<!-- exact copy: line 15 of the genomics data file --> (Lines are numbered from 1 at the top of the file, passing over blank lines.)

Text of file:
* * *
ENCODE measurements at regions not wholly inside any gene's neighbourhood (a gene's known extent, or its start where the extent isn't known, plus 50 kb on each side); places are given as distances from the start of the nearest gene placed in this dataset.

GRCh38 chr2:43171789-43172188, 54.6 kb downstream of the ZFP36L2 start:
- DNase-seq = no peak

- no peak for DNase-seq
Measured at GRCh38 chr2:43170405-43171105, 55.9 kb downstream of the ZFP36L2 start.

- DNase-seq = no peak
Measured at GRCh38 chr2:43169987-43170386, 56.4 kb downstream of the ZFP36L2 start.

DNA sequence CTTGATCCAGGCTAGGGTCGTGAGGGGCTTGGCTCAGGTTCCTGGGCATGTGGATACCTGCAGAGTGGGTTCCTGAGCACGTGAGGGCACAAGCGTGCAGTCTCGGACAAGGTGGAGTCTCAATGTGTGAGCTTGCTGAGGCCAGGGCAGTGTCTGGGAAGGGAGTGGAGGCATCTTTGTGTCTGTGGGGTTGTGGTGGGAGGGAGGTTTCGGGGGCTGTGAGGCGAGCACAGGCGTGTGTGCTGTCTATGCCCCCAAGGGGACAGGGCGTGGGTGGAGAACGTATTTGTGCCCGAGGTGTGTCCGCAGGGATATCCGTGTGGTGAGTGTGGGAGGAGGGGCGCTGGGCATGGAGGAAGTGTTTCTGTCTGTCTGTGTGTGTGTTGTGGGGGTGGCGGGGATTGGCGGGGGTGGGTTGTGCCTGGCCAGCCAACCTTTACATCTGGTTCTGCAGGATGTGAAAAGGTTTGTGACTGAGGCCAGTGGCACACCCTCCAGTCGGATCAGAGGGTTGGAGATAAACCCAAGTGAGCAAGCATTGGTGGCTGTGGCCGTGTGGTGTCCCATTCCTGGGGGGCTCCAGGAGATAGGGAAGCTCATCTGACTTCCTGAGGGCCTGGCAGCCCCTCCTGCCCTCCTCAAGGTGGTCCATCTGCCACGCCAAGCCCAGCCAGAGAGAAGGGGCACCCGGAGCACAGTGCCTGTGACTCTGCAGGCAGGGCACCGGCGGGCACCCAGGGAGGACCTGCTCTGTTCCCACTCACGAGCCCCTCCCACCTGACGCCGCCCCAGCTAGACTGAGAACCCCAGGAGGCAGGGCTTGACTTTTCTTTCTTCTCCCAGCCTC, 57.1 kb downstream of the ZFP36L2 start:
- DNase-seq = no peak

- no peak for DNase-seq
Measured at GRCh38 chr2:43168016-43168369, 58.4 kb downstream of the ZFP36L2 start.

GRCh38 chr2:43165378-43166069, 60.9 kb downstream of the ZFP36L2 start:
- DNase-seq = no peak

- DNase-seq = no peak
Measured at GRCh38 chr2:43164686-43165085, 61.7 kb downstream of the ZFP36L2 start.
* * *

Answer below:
Measured at GRCh38 chr2:43164686-43165085, 61.7 kb downstream of the ZFP36L2 start.